A club chair is slightly underscaled and upholstered in a subtly striated silk and linen blend. The tailored skirt is trimmed with pickled wood pendants that quietly raise the sophistication quotient. A clean-lined, cream-colored sofa is accented with sumptuous pillows embellished with fringe.

West devoted considerable hours and energy to finding or designing the right pieces for the cottage. In the long haul, it saved him time and expense,  “I’ve learned to buy good things the first time,” he says. “Don’t buy things to fill in for the time being because they will only end up in a yard sale in three years.”

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A lavish cake and a stack of pretty dessert plates is a treat for the eye—and the palate.  Photograph by Jared CastaldiThat also applies to collections. For years, West has been gathering silver baby cups, as well as porringers, shallow bowls with pierced handles that were originally designed to serve gruel or pottage.

(Hint: Silver requires polishing but if you keep your collection small and don’t mind the maintenance, it will add luster to a room. “Tending to pretty things is part of the deal, but it doesn’t take long,” West says.)

In the dining room, four chairs with open-framed backs and seats upholstered in cream and blue zebra-stripe fabric surround a circular table.

For intimate holiday dinners, West sets a small bouquet of ivory-colored rosebuds in a silver vase at each place setting. He arranges his collection of snowy Staffordshire dog figurines on the dining table, playfully interspersing among the Waterford crystal and the linen napkins. There’s a small gift, fancifully wrapped like a jewel box, for each guest.

Outside, behind the cottage, formal gardens laid out like open-air rooms expand the entertaining space during warmer months. “The day we bought the house, Jeff went up on the second floor, looked out and saw this vision for the gardens,” Cox recalls. “It’s perfect for the property.”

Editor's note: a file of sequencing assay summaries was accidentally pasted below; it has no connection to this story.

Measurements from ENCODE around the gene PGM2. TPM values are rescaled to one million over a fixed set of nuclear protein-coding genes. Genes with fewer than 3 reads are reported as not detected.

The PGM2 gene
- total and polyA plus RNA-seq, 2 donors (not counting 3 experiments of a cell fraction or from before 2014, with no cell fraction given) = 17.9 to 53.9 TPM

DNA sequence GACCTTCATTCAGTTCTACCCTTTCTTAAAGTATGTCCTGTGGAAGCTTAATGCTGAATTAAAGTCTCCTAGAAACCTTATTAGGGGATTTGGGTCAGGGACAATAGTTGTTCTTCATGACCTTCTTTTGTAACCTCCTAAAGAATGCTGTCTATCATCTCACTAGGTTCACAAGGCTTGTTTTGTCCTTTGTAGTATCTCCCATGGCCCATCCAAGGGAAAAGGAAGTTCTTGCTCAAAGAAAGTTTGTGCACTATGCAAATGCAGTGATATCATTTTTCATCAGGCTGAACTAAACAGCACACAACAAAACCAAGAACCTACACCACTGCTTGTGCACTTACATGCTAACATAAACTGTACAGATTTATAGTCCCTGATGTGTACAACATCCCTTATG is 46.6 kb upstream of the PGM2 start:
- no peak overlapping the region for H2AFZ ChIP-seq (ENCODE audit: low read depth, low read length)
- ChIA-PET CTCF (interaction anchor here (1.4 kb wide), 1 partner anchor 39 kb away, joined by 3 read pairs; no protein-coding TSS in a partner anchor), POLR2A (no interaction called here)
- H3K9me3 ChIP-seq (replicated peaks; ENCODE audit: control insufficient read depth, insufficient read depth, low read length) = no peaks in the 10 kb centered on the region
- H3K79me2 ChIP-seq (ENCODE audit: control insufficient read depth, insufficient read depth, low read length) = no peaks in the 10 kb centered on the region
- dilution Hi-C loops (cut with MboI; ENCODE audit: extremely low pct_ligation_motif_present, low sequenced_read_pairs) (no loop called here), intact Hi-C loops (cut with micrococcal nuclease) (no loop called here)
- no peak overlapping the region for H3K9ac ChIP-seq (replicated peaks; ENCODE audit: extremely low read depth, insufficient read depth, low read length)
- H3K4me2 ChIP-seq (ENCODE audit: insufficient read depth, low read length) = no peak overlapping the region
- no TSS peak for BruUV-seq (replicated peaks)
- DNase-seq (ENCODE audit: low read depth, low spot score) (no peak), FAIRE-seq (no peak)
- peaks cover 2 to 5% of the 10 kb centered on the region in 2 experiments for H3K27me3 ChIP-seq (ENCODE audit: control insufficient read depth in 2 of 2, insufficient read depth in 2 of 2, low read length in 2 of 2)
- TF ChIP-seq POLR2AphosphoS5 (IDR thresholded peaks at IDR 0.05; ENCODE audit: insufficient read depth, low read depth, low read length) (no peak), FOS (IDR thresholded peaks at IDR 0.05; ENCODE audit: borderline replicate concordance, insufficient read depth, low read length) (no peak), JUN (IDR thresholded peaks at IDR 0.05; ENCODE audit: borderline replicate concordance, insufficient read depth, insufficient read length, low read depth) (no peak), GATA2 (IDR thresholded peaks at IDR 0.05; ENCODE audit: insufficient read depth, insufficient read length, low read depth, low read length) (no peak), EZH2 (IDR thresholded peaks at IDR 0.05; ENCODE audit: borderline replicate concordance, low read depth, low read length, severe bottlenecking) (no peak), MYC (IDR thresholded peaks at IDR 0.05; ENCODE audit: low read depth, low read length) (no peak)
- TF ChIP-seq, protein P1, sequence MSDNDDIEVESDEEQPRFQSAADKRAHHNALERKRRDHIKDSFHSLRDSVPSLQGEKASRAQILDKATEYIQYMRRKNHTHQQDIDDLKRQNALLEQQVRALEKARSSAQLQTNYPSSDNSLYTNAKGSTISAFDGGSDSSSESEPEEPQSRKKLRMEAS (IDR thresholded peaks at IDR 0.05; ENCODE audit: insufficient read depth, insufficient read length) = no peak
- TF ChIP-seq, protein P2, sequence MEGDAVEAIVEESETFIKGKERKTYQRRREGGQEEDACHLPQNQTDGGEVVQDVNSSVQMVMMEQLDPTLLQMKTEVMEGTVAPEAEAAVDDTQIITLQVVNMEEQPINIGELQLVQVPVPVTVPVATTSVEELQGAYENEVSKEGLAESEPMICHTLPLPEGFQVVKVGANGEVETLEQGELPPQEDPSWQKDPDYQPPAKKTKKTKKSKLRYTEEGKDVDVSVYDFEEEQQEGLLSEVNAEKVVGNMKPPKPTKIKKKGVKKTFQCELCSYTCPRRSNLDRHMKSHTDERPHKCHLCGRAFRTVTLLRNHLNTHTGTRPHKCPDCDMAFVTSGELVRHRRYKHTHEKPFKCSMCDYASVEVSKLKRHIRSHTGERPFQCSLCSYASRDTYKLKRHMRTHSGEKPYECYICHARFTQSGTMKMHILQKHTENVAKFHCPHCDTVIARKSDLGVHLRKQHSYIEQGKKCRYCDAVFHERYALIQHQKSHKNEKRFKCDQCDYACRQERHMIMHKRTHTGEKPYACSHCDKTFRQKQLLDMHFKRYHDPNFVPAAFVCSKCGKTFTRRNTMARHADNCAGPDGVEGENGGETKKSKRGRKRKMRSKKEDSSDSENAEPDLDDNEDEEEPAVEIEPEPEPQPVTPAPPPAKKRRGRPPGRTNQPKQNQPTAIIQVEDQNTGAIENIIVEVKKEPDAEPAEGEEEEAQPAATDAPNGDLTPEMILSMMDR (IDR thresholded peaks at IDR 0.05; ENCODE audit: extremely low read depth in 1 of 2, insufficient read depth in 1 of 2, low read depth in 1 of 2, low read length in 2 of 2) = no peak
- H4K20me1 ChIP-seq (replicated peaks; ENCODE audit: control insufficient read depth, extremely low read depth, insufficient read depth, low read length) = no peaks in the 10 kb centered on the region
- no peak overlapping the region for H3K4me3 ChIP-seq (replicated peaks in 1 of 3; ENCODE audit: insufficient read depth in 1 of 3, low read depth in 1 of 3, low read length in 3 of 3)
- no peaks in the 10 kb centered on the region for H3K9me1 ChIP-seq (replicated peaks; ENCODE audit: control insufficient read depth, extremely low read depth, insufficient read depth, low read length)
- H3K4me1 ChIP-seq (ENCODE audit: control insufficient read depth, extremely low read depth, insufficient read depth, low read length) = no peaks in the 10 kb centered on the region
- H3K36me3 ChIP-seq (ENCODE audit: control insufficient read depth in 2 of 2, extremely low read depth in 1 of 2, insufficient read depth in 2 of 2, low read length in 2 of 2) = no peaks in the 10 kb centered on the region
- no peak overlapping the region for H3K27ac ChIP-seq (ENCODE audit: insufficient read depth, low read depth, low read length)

In front, the cottage is framed with manicured boxwood hedges, a ready source of yule greenery. Miniature boxwoods, rugged enough to withstand winter, are planted in the window boxes. Boxwood adds color, texture and a bit of sheen to wreaths and other arrangements, with the added plus of being hardy and long lasting. “Even when it dries, it looks pretty good—and there are no needles,” West says.

He mixes boxwood with fir, pine and other greens for a festive blend of shapes and scents. Citrus fruits—lemons, oranges and clementines—provide an instant jolt of color. West combines dried oranges with hydrangeas and pine to fashion garlands he drapes over the mantel.

Instead of a wreath, West decorates the door with a basket filled with more hydrangeas and pine cones. “It looks very rustic and natural,” he says. “And decorating the door is a great way to tell guests that you are happy to see them.”

Get the Look

Garlands of hydrangea and pine are draped throughout. Photograph by Jared Castaldi

• Red and green aren’t the only Christmas colors. There is a bounty of hues to explore at holiday time. Consider glimmering gold and shimmering silver, various shades of blue and, of course, snowy white. Or reinterpret red and green as pink and celadon.
• Approach greenery like it’s a tossed salad. The mix is more interesting if you blend several kinds of greens. Options include fir, Scotch pine, boxwood and magnolia leaves.
• Don’t stand on tradition. Instead of a traditional tree stand, experiment with various platforms and containers. Jeff West anchored his tree in a big, blue-and-white jardiniere. A vintage quilt is a creative alternative to a tree skirt.
• Inspire yourself. Look for decorating ideas in magazines. Don’t forget the charming vignettes designed by the pros for shop windows and displays.